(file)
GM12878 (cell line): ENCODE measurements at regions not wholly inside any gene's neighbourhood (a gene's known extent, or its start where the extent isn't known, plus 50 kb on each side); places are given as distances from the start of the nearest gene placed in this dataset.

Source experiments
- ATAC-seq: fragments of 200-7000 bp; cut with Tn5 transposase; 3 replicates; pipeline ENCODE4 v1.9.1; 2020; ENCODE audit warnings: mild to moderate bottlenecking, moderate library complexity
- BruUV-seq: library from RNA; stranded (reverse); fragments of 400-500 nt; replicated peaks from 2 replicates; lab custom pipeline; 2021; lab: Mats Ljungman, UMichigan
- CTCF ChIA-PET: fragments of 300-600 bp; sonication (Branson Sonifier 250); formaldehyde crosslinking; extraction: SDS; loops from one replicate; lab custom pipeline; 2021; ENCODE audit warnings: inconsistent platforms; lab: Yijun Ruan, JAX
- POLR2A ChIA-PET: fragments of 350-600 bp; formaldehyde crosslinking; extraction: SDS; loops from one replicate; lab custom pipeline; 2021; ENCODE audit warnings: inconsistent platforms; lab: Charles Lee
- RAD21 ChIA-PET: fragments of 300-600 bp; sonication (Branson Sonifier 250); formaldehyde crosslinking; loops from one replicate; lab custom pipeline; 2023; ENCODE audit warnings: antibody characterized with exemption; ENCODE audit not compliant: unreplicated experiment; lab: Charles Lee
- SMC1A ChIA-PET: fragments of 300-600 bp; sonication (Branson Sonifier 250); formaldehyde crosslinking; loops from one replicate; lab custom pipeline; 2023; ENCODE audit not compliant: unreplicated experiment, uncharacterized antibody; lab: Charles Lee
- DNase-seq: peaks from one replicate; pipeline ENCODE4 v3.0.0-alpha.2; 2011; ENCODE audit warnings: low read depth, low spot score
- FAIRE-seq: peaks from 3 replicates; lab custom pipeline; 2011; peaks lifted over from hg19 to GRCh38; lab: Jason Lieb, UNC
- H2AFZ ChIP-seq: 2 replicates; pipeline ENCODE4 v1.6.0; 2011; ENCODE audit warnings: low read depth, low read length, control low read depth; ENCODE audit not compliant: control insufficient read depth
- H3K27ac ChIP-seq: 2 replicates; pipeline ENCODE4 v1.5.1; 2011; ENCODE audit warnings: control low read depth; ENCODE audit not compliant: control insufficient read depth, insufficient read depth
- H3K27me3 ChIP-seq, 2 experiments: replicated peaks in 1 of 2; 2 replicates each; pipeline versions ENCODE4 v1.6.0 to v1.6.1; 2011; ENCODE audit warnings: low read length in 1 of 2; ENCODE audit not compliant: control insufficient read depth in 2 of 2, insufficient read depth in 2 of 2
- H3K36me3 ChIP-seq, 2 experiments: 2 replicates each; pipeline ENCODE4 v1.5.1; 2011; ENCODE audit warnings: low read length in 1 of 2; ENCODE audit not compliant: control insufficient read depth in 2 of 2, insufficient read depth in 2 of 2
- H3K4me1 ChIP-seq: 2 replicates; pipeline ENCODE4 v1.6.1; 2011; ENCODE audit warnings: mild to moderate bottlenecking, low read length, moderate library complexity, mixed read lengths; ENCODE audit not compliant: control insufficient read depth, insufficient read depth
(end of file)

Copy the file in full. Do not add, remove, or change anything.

GM12878 (cell line): ENCODE measurements at regions not wholly inside any gene's neighbourhood (a gene's known extent, or its start where the extent isn't known, plus 50 kb on each side); places are given as distances from the start of the nearest gene placed in this dataset.

Source experiments
- ATAC-seq: fragments of 200-7000 bp; cut with Tn5 transposase; 3 replicates; pipeline ENCODE4 v1.9.1; 2020; ENCODE audit warnings: mild to moderate bottlenecking, moderate library complexity
- BruUV-seq: library from RNA; stranded (reverse); fragments of 400-500 nt; replicated peaks from 2 replicates; lab custom pipeline; 2021; lab: Mats Ljungman, UMichigan
- CTCF ChIA-PET: fragments of 300-600 bp; sonication (Branson Sonifier 250); formaldehyde crosslinking; extraction: SDS; loops from one replicate; lab custom pipeline; 2021; ENCODE audit warnings: inconsistent platforms; lab: Yijun Ruan, JAX
- POLR2A ChIA-PET: fragments of 350-600 bp; formaldehyde crosslinking; extraction: SDS; loops from one replicate; lab custom pipeline; 2021; ENCODE audit warnings: inconsistent platforms; lab: Charles Lee
- RAD21 ChIA-PET: fragments of 300-600 bp; sonication (Branson Sonifier 250); formaldehyde crosslinking; loops from one replicate; lab custom pipeline; 2023; ENCODE audit warnings: antibody characterized with exemption; ENCODE audit not compliant: unreplicated experiment; lab: Charles Lee
- SMC1A ChIA-PET: fragments of 300-600 bp; sonication (Branson Sonifier 250); formaldehyde crosslinking; loops from one replicate; lab custom pipeline; 2023; ENCODE audit not compliant: unreplicated experiment, uncharacterized antibody; lab: Charles Lee
- DNase-seq: peaks from one replicate; pipeline ENCODE4 v3.0.0-alpha.2; 2011; ENCODE audit warnings: low read depth, low spot score
- FAIRE-seq: peaks from 3 replicates; lab custom pipeline; 2011; peaks lifted over from hg19 to GRCh38; lab: Jason Lieb, UNC
- H2AFZ ChIP-seq: 2 replicates; pipeline ENCODE4 v1.6.0; 2011; ENCODE audit warnings: low read depth, low read length, control low read depth; ENCODE audit not compliant: control insufficient read depth
- H3K27ac ChIP-seq: 2 replicates; pipeline ENCODE4 v1.5.1; 2011; ENCODE audit warnings: control low read depth; ENCODE audit not compliant: control insufficient read depth, insufficient read depth
- H3K27me3 ChIP-seq, 2 experiments: replicated peaks in 1 of 2; 2 replicates each; pipeline versions ENCODE4 v1.6.0 to v1.6.1; 2011; ENCODE audit warnings: low read length in 1 of 2; ENCODE audit not compliant: control insufficient read depth in 2 of 2, insufficient read depth in 2 of 2
- H3K36me3 ChIP-seq, 2 experiments: 2 replicates each; pipeline ENCODE4 v1.5.1; 2011; ENCODE audit warnings: low read length in 1 of 2; ENCODE audit not compliant: control insufficient read depth in 2 of 2, insufficient read depth in 2 of 2
- H3K4me1 ChIP-seq: 2 replicates; pipeline ENCODE4 v1.6.1; 2011; ENCODE audit warnings: mild to moderate bottlenecking, low read length, moderate library complexity, mixed read lengths; ENCODE audit not compliant: control insufficient read depth, insufficient read depth